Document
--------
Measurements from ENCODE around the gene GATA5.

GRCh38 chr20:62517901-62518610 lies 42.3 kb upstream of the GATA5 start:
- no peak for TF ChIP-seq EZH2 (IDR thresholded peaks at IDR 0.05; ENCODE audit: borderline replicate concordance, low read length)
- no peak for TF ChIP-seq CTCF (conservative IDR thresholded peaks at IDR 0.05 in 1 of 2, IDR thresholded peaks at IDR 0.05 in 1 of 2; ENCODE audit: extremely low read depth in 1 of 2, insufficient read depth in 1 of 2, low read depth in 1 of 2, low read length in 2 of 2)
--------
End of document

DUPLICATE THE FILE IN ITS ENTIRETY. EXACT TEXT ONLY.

Measurements from ENCODE around the gene GATA5.

GRCh38 chr20:62517901-62518610 lies 42.3 kb upstream of the GATA5 start:
- no peak for TF ChIP-seq EZH2 (IDR thresholded peaks at IDR 0.05; ENCODE audit: borderline replicate concordance, low read length)
- no peak for TF ChIP-seq CTCF (conservative IDR thresholded peaks at IDR 0.05 in 1 of 2, IDR thresholded peaks at IDR 0.05 in 1 of 2; ENCODE audit: extremely low read depth in 1 of 2, insufficient read depth in 1 of 2, low read depth in 1 of 2, low read length in 2 of 2)